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All six of Canada’s largest banks held preliminary meetings for possible bids in the auction for the Canadian arm of Britain-based HSBC Holdings Inc., but sources say two potential bidders have backed away.Sean Kilpatrick/The Canadian Press

The field of contenders to acquire HSBC Bank Canada is narrowing, with at least two major Canadian banks now out of the running.

National Bank of Canada NA-T is no longer in the auction for the Canadian arm of Britain-based HSBC Holdings Inc., according to two sources familiar with the process. Canadian Imperial Bank of Commerce CM-T is also out of the process, said a third source with direct knowledge of the bank’s position.

Bank of Montreal BMO-T is among the banks that are still pursuing HSBC Canada – a prized asset that could fetch more than $10-billion in a sale – according to a fourth source with knowledge of BMO’s participation in the auction.

The Globe and Mail is not identifying the sources because they are not authorized to discuss the confidential bidding process.

Spokespeople for HSBC, BMO, National Bank and CIBC declined to comment.

HSBC confirmed in early October that it was considering selling its Canadian unit, a profitable business with strong roots in commercial banking and a large presence in British Columbia and Ontario. All six of Canada’s largest banks held preliminary meetings to kick the tires on HSBC Canada, and the auction process has moved quickly. The Globe has reported that first-round bids were due late last week.

HSBC Canada would offer a buyer a meaningful increase in scale in the Canadian banking market. But a potential deal is fraught with challenges, some of them having to do with the sheer size of the transaction. There are also potential political problems related to competition in an already concentrated banking market.

In the auction’s early stages, CIBC and National Bank were considered by some analysts to have some of the most compelling strategic reasons to buy HSBC Canada, though each would have had to raise billions of dollars to meet the purchase price. As the fifth- and sixth-largest banks in the country respectively, the two institutions might have viewed acquiring HSBC Canada as a singular opportunity to narrow the gaps between themselves and larger rivals. And both banks would presumably have presented lesser competition concerns than their more-dominant competitors.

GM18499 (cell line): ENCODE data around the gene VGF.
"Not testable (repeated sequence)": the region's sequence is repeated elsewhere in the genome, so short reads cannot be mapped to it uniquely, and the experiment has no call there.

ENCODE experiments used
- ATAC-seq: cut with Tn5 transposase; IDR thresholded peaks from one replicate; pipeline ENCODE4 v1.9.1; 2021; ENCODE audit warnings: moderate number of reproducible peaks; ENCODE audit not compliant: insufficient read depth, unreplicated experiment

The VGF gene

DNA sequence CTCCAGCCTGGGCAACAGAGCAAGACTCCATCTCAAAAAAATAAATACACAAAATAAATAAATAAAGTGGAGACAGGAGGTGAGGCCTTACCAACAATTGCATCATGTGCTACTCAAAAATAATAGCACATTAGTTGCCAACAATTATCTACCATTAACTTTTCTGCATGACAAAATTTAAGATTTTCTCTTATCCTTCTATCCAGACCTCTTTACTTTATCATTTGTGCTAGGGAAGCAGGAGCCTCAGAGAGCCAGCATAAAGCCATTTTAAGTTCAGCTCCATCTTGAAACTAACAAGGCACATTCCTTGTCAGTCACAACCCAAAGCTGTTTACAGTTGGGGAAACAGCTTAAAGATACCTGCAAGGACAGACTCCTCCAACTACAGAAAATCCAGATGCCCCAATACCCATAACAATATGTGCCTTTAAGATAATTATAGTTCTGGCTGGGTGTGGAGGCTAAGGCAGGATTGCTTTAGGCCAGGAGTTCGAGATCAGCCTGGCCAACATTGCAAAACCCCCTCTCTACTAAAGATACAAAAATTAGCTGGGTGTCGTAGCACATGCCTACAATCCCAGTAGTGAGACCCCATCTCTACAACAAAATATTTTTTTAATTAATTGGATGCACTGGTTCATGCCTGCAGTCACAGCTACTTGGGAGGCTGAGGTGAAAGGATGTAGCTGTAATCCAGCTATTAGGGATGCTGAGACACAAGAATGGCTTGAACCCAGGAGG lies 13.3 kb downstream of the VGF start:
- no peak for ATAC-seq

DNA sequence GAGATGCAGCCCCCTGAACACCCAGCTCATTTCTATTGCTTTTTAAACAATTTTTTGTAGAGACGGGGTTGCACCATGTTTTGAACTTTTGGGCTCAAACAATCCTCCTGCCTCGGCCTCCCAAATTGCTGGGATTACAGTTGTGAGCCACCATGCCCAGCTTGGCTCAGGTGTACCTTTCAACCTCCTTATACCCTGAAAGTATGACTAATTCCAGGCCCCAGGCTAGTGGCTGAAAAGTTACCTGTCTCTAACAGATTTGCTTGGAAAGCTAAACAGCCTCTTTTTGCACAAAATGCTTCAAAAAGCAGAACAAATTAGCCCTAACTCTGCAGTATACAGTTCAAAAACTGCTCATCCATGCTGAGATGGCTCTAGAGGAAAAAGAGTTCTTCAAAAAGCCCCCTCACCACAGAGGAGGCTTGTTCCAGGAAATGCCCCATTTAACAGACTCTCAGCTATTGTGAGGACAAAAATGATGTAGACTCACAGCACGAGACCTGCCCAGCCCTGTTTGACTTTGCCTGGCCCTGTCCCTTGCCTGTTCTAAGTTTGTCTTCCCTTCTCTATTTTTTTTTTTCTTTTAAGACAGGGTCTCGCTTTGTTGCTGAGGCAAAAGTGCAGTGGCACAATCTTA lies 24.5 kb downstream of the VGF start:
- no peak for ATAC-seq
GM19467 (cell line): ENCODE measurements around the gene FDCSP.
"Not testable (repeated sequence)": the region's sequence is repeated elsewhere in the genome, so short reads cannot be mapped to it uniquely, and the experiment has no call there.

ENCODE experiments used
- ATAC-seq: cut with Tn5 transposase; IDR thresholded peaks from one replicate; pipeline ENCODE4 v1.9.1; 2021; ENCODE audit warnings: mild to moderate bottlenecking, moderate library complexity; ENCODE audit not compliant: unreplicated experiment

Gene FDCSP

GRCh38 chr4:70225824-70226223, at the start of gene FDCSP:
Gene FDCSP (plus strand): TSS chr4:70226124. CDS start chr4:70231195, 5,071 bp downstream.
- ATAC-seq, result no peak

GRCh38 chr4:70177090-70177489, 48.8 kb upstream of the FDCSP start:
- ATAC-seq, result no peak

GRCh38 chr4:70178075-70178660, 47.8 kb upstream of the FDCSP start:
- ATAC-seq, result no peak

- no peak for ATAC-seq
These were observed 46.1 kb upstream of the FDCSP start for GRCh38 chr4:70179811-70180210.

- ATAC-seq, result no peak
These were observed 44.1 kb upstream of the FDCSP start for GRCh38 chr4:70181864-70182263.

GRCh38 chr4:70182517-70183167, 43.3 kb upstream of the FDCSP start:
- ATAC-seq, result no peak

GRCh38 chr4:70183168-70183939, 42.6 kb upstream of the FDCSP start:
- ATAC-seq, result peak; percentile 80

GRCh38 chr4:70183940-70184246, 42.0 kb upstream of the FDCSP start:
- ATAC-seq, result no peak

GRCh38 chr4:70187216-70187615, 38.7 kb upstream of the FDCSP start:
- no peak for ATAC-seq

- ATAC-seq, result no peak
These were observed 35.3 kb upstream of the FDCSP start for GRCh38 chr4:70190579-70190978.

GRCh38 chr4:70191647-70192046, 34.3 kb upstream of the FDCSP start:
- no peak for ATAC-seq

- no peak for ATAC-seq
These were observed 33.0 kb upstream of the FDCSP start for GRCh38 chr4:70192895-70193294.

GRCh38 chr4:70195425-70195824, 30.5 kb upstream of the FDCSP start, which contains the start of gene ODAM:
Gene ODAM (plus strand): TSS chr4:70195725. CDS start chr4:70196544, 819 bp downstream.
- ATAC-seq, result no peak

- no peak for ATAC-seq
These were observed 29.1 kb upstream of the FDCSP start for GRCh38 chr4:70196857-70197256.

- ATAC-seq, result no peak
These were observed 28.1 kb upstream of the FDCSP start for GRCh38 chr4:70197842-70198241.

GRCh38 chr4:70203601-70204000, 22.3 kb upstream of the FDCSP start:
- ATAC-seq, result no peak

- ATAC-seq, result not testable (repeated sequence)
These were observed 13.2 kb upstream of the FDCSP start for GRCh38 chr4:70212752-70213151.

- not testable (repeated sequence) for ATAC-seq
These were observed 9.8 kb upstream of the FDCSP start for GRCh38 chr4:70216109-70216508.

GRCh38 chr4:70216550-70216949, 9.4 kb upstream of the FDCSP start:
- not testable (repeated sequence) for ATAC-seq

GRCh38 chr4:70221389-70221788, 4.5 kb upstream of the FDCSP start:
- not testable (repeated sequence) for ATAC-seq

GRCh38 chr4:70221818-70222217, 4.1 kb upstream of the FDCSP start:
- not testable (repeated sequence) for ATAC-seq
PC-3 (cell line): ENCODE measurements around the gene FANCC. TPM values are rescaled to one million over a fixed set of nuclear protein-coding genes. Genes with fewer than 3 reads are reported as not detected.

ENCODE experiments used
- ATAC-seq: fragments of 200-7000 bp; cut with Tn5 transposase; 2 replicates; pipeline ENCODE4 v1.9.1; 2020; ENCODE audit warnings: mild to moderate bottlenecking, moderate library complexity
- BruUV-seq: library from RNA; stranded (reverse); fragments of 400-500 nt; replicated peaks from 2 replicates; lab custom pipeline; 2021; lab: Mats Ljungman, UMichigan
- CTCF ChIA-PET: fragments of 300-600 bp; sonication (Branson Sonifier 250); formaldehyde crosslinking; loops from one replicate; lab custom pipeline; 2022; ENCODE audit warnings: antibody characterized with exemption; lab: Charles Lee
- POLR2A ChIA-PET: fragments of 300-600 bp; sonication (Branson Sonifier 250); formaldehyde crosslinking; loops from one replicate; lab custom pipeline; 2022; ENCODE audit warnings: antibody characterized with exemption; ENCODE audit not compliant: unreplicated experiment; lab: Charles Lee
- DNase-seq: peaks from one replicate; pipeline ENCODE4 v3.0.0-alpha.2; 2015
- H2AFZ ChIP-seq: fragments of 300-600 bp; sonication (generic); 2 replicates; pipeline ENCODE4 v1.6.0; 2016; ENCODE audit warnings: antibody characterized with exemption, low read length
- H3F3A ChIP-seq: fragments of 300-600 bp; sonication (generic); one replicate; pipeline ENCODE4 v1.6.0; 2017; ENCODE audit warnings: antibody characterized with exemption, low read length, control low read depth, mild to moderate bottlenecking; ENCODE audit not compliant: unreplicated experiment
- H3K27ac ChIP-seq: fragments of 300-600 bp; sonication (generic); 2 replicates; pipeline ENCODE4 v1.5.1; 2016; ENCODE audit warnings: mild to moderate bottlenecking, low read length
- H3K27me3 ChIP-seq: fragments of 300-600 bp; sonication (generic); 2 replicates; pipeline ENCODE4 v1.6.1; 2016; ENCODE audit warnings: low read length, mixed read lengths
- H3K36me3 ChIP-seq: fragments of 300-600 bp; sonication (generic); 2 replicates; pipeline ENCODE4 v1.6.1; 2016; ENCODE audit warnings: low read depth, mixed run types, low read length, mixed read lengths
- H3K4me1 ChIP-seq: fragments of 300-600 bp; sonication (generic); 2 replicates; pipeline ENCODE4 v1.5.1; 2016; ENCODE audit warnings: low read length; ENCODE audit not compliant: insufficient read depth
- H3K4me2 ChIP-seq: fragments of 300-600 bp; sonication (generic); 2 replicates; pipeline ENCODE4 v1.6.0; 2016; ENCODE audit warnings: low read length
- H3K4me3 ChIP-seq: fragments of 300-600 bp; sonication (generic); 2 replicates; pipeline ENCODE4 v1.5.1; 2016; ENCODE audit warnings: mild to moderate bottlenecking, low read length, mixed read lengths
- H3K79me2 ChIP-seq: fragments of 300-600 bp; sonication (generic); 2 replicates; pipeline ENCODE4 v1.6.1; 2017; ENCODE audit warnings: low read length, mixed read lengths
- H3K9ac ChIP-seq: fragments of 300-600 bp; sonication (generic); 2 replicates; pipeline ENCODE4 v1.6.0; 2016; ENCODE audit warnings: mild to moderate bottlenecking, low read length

For National Bank, which is considered a “super-regional” bank with a stronghold in Quebec, a deal would have meaningfully extended its reach in Western Canada. And last week, Scotia Capital Inc. analyst Meny Grauman wrote in a note to clients that CIBC had “a compelling strategic case for doing this deal, especially when it comes to boosting its commercial market share.”

But when CIBC’s chief executive, Victor Dodig, was asked about the HSBC sale at a meeting of hundreds of his bank’s senior staff on Thursday, he hinted that preserving capital is important in the current climate of market uncertainty, and that the bank’s priority is still organic growth, according to a fifth source with direct knowledge of the meeting.

Analysts have pegged Royal Bank of Canada RY-T, the country’s largest bank, as an obvious front-runner, because it is the only Canadian lender that might have enough excess capital to buy HSBC Canada in cash, without raising additional funds. Toronto-Dominion Bank TD-T and Bank of Nova Scotia BNS-T could also be contenders, though both companies face hurdles in the path to a deal.

TD is still working to close two large acquisitions in the United States. It is paying US$13.4-billion to buy First Horizon Corp., and purchasing New York-based investment bank Cowen Inc. for US$1.3-billion. But TD could sell some of its US$16-billion stake in Charles Schwab Corp. SCHW-N to raise funds.

Scotiabank is in the midst of a CEO succession that stunned Bay Street by elevating a candidate from outside the banking industry. The change in leadership won’t officially take place until early next year. But the bank’s executives have expressed a desire to strengthen its presence in B.C., where HSBC already does a great deal of business.

The fact that the largest of the large Canadian banks are likely still in contention for HSBC Canada, as the smallest of the Big Six drop out, will only sharpen questions about how the government might respond to a merger.

If RBC or TD acquired HSBC Canada, the deal would increase their share of bank deposits in Canada to 24 per cent or 21 per cent respectively. That would be higher than the market share created by a theoretical merger between National Bank and any of Scotiabank, BMO or CIBC – the type of deal that is widely considered to be a political non-starter because the federal banking regulator deems the Big Six banks systemically important to Canada.